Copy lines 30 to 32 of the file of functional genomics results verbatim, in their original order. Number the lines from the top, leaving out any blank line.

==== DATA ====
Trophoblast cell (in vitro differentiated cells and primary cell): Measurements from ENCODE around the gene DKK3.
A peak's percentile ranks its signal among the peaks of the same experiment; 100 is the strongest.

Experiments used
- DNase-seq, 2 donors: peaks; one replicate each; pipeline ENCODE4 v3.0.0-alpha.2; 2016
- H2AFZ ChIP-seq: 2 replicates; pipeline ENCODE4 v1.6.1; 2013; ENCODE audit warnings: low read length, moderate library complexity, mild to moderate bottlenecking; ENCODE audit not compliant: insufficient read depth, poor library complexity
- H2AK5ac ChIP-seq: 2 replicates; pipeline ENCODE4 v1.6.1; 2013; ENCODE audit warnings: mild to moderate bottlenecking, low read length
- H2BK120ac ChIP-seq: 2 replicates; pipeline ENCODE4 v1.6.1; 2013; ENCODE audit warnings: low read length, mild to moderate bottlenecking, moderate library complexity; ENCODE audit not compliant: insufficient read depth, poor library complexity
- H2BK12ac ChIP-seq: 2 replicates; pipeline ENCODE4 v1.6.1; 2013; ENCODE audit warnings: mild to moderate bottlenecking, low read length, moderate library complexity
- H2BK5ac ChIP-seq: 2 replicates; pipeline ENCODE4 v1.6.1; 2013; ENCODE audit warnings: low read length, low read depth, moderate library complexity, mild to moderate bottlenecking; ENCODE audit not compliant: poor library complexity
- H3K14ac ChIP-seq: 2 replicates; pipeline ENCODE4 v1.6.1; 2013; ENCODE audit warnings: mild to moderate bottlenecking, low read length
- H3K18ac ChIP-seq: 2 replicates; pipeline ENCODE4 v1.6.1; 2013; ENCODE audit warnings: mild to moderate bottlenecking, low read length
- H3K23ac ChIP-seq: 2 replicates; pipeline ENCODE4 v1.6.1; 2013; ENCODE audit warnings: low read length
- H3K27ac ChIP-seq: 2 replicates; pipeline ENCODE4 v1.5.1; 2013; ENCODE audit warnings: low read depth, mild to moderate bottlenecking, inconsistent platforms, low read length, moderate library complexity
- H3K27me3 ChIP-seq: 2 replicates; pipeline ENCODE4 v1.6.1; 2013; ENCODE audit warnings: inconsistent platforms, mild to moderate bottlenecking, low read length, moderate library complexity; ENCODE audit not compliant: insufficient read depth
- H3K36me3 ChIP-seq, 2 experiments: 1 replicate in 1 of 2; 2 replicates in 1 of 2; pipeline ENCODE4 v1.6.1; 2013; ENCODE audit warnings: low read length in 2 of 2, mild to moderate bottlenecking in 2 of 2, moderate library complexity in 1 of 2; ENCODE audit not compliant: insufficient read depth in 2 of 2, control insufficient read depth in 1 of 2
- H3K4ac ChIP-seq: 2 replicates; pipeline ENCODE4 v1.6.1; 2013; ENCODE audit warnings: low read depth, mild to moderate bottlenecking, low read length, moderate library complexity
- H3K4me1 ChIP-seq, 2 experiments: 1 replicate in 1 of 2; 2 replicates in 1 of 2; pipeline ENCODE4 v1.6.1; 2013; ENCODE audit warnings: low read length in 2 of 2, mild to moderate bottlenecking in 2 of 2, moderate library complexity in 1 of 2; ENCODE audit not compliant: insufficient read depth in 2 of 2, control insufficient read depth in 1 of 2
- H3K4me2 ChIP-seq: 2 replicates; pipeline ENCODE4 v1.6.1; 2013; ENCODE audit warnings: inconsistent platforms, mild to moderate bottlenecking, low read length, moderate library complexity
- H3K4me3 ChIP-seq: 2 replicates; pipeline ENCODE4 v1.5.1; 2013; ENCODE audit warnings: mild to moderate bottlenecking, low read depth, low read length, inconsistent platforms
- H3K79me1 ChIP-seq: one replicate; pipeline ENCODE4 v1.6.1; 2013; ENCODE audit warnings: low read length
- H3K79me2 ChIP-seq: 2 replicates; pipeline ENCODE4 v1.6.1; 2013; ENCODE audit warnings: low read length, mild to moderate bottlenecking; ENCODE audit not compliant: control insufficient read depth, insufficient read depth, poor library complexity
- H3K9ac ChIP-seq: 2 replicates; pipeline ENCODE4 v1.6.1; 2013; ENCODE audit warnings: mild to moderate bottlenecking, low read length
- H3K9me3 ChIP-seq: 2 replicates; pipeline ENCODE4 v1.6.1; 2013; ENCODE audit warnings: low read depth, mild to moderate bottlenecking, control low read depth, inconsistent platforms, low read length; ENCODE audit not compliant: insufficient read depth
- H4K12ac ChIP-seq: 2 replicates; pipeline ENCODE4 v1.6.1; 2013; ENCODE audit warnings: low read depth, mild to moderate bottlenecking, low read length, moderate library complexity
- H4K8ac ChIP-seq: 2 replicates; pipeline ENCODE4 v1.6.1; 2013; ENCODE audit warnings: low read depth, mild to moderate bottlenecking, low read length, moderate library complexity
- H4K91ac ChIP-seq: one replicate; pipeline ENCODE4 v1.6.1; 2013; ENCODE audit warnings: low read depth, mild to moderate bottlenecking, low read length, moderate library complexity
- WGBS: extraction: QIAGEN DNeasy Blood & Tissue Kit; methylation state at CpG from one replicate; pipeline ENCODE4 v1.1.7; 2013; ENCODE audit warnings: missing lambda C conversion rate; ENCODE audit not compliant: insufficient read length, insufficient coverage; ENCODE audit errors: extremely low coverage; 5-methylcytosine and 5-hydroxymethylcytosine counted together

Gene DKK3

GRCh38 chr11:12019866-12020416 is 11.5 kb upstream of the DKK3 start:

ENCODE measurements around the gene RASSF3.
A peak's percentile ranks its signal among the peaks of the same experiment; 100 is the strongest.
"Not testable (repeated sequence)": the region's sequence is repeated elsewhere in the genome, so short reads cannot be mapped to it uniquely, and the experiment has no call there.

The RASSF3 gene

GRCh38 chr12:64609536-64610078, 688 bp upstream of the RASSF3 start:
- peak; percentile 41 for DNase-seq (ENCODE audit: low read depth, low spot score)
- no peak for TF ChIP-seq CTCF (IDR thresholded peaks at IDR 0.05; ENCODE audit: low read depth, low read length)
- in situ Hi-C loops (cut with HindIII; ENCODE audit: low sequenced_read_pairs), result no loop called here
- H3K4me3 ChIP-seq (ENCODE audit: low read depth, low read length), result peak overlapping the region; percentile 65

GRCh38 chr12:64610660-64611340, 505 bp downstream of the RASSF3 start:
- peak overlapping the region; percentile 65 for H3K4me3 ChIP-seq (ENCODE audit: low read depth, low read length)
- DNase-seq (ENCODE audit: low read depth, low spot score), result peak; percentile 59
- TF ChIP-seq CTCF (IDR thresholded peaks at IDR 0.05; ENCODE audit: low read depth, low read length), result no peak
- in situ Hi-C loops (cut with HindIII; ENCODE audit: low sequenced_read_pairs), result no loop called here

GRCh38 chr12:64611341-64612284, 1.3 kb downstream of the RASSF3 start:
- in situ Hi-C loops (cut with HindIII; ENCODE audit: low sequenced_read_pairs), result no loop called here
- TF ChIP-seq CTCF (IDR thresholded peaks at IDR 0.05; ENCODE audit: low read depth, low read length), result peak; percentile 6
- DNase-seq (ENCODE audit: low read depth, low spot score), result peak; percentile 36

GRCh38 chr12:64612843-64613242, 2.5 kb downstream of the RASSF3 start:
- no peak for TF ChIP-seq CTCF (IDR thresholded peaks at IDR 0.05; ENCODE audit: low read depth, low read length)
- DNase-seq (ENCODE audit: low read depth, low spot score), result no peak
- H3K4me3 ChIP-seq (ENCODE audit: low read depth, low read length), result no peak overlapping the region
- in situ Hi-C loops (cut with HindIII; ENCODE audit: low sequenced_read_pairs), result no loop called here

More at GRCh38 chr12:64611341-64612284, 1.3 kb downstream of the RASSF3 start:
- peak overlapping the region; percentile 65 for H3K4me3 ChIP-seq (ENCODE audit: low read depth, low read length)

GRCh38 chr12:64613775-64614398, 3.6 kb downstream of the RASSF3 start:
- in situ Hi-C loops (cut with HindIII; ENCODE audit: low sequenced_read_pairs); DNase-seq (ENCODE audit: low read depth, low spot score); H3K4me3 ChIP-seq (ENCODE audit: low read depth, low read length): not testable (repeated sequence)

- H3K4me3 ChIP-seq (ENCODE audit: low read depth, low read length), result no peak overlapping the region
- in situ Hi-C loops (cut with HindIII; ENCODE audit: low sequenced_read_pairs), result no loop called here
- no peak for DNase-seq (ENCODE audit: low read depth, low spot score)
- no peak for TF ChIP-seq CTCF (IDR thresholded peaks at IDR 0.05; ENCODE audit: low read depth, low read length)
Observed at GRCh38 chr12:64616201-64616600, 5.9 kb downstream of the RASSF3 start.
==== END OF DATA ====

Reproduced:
ENCODE measurements around the gene RASSF3.
A peak's percentile ranks its signal among the peaks of the same experiment; 100 is the strongest.
"Not testable (repeated sequence)": the region's sequence is repeated elsewhere in the genome, so short reads cannot be mapped to it uniquely, and the experiment has no call there.